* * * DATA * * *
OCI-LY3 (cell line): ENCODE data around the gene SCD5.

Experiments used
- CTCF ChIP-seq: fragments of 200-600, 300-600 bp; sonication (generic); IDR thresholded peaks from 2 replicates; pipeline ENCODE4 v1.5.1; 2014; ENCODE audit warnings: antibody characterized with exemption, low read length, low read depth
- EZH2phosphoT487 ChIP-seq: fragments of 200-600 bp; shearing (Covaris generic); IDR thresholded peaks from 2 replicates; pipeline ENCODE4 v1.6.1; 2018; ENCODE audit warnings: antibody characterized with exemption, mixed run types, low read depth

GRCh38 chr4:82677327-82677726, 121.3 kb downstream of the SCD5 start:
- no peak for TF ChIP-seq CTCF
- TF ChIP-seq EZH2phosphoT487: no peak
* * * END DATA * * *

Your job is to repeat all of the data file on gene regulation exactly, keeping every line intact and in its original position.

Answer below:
OCI-LY3 (cell line): ENCODE data around the gene SCD5.

Experiments used
- CTCF ChIP-seq: fragments of 200-600, 300-600 bp; sonication (generic); IDR thresholded peaks from 2 replicates; pipeline ENCODE4 v1.5.1; 2014; ENCODE audit warnings: antibody characterized with exemption, low read length, low read depth
- EZH2phosphoT487 ChIP-seq: fragments of 200-600 bp; shearing (Covaris generic); IDR thresholded peaks from 2 replicates; pipeline ENCODE4 v1.6.1; 2018; ENCODE audit warnings: antibody characterized with exemption, mixed run types, low read depth

GRCh38 chr4:82677327-82677726, 121.3 kb downstream of the SCD5 start:
- no peak for TF ChIP-seq CTCF
- TF ChIP-seq EZH2phosphoT487: no peak